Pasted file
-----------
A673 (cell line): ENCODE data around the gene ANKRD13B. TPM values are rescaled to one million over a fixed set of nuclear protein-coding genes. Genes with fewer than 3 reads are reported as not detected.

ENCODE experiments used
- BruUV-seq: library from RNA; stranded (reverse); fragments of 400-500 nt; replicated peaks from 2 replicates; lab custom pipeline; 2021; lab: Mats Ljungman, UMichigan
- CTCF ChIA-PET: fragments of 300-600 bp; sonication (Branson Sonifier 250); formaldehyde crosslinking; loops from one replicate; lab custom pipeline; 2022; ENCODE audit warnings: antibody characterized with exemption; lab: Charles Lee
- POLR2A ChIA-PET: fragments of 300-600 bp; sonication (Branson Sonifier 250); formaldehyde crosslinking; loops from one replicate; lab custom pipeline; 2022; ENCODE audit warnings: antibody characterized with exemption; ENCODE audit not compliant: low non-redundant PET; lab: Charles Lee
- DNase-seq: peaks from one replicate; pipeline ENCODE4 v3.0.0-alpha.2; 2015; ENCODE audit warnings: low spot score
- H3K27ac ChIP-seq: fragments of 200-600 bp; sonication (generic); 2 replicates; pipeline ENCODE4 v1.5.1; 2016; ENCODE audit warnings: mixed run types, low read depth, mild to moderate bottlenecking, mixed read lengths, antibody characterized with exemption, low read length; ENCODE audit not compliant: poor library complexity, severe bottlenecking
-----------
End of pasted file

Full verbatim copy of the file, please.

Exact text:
A673 (cell line): ENCODE data around the gene ANKRD13B. TPM values are rescaled to one million over a fixed set of nuclear protein-coding genes. Genes with fewer than 3 reads are reported as not detected.

ENCODE experiments used
- BruUV-seq: library from RNA; stranded (reverse); fragments of 400-500 nt; replicated peaks from 2 replicates; lab custom pipeline; 2021; lab: Mats Ljungman, UMichigan
- CTCF ChIA-PET: fragments of 300-600 bp; sonication (Branson Sonifier 250); formaldehyde crosslinking; loops from one replicate; lab custom pipeline; 2022; ENCODE audit warnings: antibody characterized with exemption; lab: Charles Lee
- POLR2A ChIA-PET: fragments of 300-600 bp; sonication (Branson Sonifier 250); formaldehyde crosslinking; loops from one replicate; lab custom pipeline; 2022; ENCODE audit warnings: antibody characterized with exemption; ENCODE audit not compliant: low non-redundant PET; lab: Charles Lee
- DNase-seq: peaks from one replicate; pipeline ENCODE4 v3.0.0-alpha.2; 2015; ENCODE audit warnings: low spot score
- H3K27ac ChIP-seq: fragments of 200-600 bp; sonication (generic); 2 replicates; pipeline ENCODE4 v1.5.1; 2016; ENCODE audit warnings: mixed run types, low read depth, mild to moderate bottlenecking, mixed read lengths, antibody characterized with exemption, low read length; ENCODE audit not compliant: poor library complexity, severe bottlenecking